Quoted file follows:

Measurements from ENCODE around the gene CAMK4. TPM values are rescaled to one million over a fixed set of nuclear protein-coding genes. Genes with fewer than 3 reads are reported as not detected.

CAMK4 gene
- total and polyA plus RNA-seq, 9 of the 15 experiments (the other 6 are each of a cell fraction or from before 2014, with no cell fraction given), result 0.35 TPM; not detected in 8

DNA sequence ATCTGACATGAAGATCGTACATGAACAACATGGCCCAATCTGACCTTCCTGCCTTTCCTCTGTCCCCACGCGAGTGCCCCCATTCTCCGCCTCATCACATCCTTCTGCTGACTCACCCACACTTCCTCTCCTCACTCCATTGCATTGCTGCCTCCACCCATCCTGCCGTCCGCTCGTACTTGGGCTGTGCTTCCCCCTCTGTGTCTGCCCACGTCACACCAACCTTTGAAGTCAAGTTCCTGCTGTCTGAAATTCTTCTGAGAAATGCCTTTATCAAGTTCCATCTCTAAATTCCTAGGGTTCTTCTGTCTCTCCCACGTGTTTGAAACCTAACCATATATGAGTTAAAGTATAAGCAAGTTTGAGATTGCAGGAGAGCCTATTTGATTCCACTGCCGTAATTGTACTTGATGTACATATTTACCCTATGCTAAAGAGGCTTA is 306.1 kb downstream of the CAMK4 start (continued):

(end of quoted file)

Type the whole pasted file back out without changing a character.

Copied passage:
Measurements from ENCODE around the gene CAMK4. TPM values are rescaled to one million over a fixed set of nuclear protein-coding genes. Genes with fewer than 3 reads are reported as not detected.

CAMK4 gene
- total and polyA plus RNA-seq, 9 of the 15 experiments (the other 6 are each of a cell fraction or from before 2014, with no cell fraction given), result 0.35 TPM; not detected in 8

DNA sequence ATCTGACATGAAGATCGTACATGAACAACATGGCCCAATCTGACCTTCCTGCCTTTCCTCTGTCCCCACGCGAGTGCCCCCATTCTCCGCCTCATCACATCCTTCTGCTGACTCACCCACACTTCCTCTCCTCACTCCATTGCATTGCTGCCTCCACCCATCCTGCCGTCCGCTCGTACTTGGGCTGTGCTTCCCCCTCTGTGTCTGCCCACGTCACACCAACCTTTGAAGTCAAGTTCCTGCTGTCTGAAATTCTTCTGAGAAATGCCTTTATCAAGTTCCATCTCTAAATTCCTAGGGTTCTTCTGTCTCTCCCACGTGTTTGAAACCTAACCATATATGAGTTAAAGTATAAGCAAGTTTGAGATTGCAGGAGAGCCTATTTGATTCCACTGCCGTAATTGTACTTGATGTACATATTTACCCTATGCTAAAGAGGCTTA is 306.1 kb downstream of the CAMK4 start (continued):